By LP Hastings
By Michael Goldstein
By R. Scott Moxley
By Gustavo Arellano
By Gustavo Arellano
By Matt Coker
By Nick Schou
By Bethania Palma Markus
These Colors Don't Wash Feet
Little Saigon's Nguoi Viet Daily News earns anti-commie wrath—again
*This article was modified on March 5, 2008.
Ngo Ky hasn't left the cul-de-sac just north of Bolsa Avenue in downtown Westminster for a month. His car, painted yellow and red in the colors of the former Republic of South Vietnam, is parked across the street from the office of America's largest Vietnamese-language daily newspaper, Nguoi Viet Daily News. Every since Jan. 25, he has been protesting Nguoi Viet "24 hours a day, seven days a week" for one simple reason, Ky says: The newspaper is "communist."
"I sleep here," says Ky, 54, pointing at a tent pitched on the grass next to his car. Lining the sidewalk next to Ky's tent on Feb. 23 are about 20 protesters who march in a circle and wave placards denouncing Nguoi Viet. Protest organizer Doan Truong, a social worker and former South Vietnamese military officer who served as a liaison with the U.S. Embassy, leads the small group in an angry chant.
"Down, down, down, Nguoi Viet!" they chant. "Down, down, down, communists! Shame on you, traitor!"
Ky and other protesters are upset with the newspaper for running a photograph in a special insert magazine timed to celebrate Tet, the lunar New Year, in late January. The photograph was part of a profile of Huynh Thuy Chau, a UC Davis graduate student who recently won a Robert Haas fellowship for her art installation, which included several nail-salon foot-washing tubs painted in the colors of the defunct South Vietnamese republic: a tribute to her mother-in-law, a refugee who put her kids through college on the paychecks she earned washing feet.
But Ky, Doan and other anti-communist activists in Little Saigon say the artwork is an insult, calling it evidence that Nguoi Viet supports the communist government of Vietnam. Although the newspaper's board of directors fired editor Vu Anh and managing editor Hao-Nhien Vu shortly after the complaints began coming in, protesters want the paper to hold a public meeting to explain their actions. "We want a guarantee, a promise that this won't happen again in the future," Doan says. "Fifty-eight thousand Americans died to protect this flag. Why did [Nguoi Viet] betray us? My friends sacrificed their lives during the war."
Anh Do, Nguoi Viet's publisher, who stepped in to edit the paper after its board of directors fired Vu Anh, did not respond to interview requests. But Hao-Nhien Vu—whose blown-up, defaced photograph still decorates placards at the protests—said it was he who discovered Huynh's artwork and suggested the newspaper run a story about her.
"I had no sense it would be controversial," he says. "But people don't think you should put the flag on something dirty. As soon as somebody told me that, I realized. People came up to me. My mom thought it was inappropriate; my dad did. It's not an extreme position to think it was inappropriate."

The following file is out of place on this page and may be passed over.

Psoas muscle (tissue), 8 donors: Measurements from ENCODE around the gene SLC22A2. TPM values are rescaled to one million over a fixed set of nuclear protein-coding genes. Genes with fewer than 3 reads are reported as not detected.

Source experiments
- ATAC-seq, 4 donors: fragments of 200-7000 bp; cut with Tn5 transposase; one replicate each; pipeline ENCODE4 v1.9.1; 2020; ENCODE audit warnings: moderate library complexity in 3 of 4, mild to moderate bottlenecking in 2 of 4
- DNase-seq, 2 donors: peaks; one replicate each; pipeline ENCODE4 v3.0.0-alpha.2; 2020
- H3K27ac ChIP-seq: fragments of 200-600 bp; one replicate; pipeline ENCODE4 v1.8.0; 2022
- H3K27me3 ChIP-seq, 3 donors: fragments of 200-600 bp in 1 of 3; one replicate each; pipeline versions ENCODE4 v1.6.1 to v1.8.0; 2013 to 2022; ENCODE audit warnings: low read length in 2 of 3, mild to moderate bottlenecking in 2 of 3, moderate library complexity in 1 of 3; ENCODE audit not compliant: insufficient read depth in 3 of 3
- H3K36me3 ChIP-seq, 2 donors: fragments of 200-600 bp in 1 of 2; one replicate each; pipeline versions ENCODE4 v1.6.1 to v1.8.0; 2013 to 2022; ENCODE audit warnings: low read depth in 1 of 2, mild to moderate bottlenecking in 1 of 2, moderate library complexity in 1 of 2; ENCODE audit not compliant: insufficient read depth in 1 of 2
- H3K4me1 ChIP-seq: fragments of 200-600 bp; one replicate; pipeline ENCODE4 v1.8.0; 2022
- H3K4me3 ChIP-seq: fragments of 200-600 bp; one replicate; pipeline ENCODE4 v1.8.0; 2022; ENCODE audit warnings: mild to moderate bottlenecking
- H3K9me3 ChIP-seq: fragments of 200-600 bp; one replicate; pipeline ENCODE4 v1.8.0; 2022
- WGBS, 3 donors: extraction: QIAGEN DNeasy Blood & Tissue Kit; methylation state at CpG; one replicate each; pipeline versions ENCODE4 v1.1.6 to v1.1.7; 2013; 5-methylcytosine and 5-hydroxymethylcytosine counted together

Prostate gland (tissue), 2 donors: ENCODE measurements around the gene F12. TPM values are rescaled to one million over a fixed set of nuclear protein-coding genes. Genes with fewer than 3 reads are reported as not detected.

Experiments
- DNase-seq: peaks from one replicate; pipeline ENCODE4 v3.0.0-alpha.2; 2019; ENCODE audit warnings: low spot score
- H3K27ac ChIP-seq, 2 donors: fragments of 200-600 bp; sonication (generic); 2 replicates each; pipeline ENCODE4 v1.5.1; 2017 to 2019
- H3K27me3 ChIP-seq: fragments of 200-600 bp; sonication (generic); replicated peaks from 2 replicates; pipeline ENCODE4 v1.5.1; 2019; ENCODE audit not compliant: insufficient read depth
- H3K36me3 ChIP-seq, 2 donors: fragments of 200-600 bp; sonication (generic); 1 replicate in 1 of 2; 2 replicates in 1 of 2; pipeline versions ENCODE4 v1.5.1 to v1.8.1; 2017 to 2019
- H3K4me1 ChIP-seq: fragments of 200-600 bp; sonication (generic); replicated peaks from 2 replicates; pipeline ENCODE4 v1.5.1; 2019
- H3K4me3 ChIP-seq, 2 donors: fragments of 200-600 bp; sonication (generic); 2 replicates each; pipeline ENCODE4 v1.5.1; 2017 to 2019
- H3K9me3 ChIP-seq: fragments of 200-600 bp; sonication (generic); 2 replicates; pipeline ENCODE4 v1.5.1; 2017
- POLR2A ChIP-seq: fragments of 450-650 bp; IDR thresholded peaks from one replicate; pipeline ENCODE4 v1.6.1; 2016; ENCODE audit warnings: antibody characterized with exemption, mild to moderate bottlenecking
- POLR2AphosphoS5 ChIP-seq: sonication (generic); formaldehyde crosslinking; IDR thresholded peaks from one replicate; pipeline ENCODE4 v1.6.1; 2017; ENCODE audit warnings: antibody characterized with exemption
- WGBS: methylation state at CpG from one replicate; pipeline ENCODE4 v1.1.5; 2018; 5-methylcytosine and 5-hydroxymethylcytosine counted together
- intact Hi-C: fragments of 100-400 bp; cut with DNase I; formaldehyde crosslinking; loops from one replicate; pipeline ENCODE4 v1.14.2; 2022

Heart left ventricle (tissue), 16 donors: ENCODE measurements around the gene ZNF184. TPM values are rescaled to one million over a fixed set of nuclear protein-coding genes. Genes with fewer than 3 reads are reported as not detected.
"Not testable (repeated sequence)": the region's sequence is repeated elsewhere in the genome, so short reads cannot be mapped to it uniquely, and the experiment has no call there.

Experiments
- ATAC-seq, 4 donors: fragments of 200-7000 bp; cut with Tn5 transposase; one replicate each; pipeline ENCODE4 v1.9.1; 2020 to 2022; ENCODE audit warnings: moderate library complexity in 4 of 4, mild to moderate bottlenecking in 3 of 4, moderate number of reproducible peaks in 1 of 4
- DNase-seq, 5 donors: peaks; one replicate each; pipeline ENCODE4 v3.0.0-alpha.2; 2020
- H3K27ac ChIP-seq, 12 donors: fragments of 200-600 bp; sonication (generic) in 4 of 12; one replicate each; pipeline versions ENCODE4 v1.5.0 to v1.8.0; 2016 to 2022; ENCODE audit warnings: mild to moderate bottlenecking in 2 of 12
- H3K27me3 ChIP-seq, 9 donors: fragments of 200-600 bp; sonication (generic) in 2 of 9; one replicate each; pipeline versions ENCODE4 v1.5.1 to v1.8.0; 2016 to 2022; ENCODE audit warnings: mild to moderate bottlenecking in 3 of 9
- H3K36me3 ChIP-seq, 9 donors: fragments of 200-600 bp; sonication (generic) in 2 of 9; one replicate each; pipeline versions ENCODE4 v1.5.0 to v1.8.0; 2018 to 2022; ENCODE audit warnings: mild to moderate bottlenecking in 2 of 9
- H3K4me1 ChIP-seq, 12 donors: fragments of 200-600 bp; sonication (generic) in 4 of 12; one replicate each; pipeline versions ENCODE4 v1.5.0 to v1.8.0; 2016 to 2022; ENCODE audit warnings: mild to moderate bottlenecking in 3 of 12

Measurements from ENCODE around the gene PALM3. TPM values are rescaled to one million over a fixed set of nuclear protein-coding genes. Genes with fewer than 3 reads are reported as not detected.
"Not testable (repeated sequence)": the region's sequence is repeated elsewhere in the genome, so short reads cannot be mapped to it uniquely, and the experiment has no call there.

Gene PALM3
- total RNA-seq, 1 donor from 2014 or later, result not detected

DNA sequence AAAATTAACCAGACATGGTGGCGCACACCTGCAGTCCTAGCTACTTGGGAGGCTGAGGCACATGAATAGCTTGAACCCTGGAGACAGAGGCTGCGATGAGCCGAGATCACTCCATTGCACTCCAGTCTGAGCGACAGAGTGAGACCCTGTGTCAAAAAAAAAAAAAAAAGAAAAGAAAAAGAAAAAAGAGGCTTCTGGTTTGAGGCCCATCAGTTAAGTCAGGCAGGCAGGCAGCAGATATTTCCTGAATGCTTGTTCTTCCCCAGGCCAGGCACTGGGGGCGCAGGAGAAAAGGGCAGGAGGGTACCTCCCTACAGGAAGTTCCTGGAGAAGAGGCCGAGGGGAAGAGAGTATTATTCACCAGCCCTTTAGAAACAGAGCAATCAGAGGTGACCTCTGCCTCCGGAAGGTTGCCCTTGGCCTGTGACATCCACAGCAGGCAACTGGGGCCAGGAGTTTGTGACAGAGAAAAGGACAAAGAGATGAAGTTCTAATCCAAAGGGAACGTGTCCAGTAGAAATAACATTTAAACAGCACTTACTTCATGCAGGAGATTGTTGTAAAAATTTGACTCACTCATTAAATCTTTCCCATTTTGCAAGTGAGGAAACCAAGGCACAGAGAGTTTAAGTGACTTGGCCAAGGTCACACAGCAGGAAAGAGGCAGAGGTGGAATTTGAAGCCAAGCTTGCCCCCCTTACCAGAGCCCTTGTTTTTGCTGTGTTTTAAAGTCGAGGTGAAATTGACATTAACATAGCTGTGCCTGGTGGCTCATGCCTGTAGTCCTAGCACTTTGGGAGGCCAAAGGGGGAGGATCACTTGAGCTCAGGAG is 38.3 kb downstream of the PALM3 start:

Denouncing journalists for being soft on communism is nothing new in Little Saigon. For the past several months, similar crowds have surrounded the Garden Grove offices of Viet Weekly, a glossy Vietnamese-language alternative weekly that published an essay last May by a former Vietcong guerrilla who celebrated Ho Chi Minh as a "cultural hero" and blamed the 9/11 attacks on U.S. imperialism (see "Red Scare in Little Saigon," Aug. 17, 2007). Two decades ago, a murky right-wing death squad with ties to Orange County murdered several Vietnamese-American journalists around the country, also sending death threats to Nguoi Viet publisher Anh Do's father, Yen Do, who founded the newspaper (see "A History of Violence," Aug. 17, 2007).
Few Vietnamese-Americans have earned the wrath of anticommunists more than Truong Van Tran, a former Little Saigon video store owner who showed up at the protest Saturday. In 1999, tens of thousands of protesters surrounded his shop when he refused to remove a photograph of Ho Chi Minh from the wall above his counter. (Tran was eventually arrested for video piracy and now runs a fish farm in Vietnam.) "I'm not a communist," Tran told reporters at the protest. "I want the media to tell the truth."
In the spirit of their peaceful demonstration, the Feb. 23 protesters don't seem to mind Tran's appearance. "I want to hear what he says and have a good laugh," Ky, a friend of State Assemblyman Van Thai Tran (R-Garden Grove) and five-time Republican Party national convention delegate, says. "I want the communists to come here. Don't be a chameleon and change your colors. I say, stand up. That's why I don't like Nguoi Viet."
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